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Filed under: Uncategorized | Tags: algorithms, data streams, game theory, greed, local, mapreduce, theory

We just recently finished talking about greedy algorithms in my graduate algorithms class. In the past few months, I’ve developed a new appreciation for greed. Part of this is due to a discussion with Alan Borodin at a recent workshop, who made a good case for greediness as a stand-in for simplicity. Anyone working in algorithms will agree that simple algorithms are better; even more so in the area of distributed computing, where even simple algorithms can be notoriously difficult to implement. Unfortunately, it’s hard to improve what you can’t measure, and so there is a real need for good measures of algorithmic simplicity. This makes me think of several important techniques in algorithm design and how these might intersect with the notion of simplicity.

- Local algorithms: In distributed computing, local algorithms are those that run in time independent of the network size – i.e. each node in the network only receives information from its local neighborhood. Clearly, these types of algorithms are more simple than algorithms that require information to be exchanged over long distances in the network. Approximate edge coloring of graphs and some resource allocation problems are amenable to this approach. See the two great papers: What can be computed locally? by Naor and Stockmeyer and What cannot be computed locally by Kuhn, Moscibroda and Wattenhoffer for more on this area.
- Data streams: Algorithms that use little space are likely to be simple. Data stream algorithms use
**very**little space (or more specifically the amount of space used is very small compared to the input size). While the analysis for many of these algorithms can be quite sophisticated, the algorithms themselves can usually be described in less than a quarter of a page of pseudo-code. Muthukrishnan’s book is a great resource in this area (plus it is freely available here). Recently, there has been a lot of interest in applying the data stream model in a distributed setting. See for example the Massive, Unordered Data (MUD) model, which tries to capture the approach of systems like Mapreduce. - Greedy algorithms : Many of us are familiar with several algorithms of this type. Perhaps Kruskall’s algorithm is the most frequently used greedy algorithm that is always correct. Of course, there are many, many heuristics that are greedy that are not guaranteed to be correct. I wonder what are the most frequently used greedy approximation algorithms. Nothing comes to mind except for the greedy set cover algorithm or greedy approximation algorithms for maximizing submodular functions.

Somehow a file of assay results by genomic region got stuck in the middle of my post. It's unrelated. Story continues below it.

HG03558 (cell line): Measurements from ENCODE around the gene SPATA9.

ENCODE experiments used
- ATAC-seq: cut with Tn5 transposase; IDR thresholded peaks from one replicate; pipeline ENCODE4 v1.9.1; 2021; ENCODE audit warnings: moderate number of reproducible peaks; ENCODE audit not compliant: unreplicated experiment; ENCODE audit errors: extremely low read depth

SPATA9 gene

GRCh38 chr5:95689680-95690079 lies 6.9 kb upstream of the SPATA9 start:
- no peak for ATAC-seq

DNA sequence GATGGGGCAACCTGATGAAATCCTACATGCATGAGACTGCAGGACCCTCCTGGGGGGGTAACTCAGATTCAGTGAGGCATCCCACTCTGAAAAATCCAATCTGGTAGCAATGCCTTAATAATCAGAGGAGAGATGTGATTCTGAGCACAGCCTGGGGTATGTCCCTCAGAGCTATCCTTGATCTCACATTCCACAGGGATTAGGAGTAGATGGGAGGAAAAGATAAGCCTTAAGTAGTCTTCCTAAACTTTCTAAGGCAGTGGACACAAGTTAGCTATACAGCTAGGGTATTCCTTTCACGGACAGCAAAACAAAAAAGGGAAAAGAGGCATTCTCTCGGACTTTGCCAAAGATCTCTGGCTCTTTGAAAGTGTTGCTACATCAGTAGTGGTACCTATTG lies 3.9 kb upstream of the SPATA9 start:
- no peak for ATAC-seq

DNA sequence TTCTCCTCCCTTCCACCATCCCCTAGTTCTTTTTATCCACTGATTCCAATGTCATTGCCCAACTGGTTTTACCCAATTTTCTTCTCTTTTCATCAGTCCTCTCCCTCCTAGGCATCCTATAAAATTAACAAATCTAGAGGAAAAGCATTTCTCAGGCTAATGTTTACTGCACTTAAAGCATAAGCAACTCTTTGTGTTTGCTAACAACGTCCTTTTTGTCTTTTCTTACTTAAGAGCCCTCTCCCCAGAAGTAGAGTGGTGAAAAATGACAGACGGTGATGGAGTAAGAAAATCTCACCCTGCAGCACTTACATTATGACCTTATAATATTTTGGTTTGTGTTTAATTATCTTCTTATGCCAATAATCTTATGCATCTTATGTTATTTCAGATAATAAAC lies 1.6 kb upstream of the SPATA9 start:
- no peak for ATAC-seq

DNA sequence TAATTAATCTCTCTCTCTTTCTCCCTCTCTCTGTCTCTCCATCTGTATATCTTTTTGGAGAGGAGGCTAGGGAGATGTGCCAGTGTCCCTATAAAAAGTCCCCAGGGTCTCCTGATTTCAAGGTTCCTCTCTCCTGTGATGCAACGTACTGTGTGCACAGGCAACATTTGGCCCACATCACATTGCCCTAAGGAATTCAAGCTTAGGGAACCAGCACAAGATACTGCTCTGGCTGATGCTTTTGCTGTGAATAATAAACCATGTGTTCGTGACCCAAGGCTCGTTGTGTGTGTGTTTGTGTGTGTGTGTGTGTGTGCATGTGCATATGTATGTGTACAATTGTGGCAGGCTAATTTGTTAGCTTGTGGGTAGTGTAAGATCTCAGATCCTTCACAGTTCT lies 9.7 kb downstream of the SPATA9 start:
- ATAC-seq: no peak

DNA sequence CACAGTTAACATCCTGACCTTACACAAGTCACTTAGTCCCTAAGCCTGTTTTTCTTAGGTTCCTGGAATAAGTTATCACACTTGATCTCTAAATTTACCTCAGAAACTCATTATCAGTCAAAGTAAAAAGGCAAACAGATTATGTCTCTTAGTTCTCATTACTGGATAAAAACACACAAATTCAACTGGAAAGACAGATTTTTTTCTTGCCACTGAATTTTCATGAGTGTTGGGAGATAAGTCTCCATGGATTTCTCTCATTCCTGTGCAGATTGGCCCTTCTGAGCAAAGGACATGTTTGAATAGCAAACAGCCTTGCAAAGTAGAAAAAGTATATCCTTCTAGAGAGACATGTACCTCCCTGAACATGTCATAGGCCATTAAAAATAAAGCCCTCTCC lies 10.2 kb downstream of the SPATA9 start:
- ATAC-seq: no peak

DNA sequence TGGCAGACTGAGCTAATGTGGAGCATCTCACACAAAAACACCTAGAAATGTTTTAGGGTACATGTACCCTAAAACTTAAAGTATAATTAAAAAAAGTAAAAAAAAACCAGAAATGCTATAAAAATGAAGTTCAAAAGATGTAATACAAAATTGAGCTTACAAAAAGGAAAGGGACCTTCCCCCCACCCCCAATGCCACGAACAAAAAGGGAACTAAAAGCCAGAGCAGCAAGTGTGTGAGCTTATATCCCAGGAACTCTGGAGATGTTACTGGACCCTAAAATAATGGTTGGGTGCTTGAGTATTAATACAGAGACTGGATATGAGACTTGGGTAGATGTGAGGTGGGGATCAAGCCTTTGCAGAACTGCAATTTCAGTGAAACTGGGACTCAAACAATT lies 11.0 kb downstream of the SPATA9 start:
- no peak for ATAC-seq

- “Selfish” algorithms: This is a phrase I just made up to describe distributed algorithms that require each node to behave selfishly. In particular, these are problems for which 1) the social welfare in any Nash equilibria is close to the optimal social welfare, and 2) the players can quickly converge to a Nash by following a locally optimal strategy. There is a
**lot**of interest in these types of algorithms in the distributed computing community right now, partially, I think, because of the great fact that they are simple to describe and implement. Selfish algorithms are also simple in the sense that they may arise naturally when large groups of agents get together; in some sense, the algorithmic engineer is (at least partially) removed from the picture.

Are there other ways of formulating problems that ensure “simple” algorithms? Perhaps you, dear reader, can help me flesh out this list.

When I first started as a professor, I felt that what students needed to do well in a class, above all else, was precise, error-free lectures, and lot’s of practice doing problems. Based on this ideas, I did most of my lectures from slides that I had very carefully prepared before hand, and gave the class lots and lots of problems to solve. This actually worked pretty well for a while – I got great feedback from students, was nominated for some teaching awards, and enjoyed the experience.

However, eventually I realized that my lectures were not as exciting as they could be. I read some articles on Tomorrows Professor listserv, that bemoaned the use of pre-prepared slides. They claimed that extensive use of slides makes lectures completely predictable and unresponsive. This semester, as an experiment, I stopped using slides, or even lecture notes of any kind. I memorize enough of the lecture so that I can be sure to use terminology that is reasonably close to the textbook and to the notes I’ve posted from previous years of the class.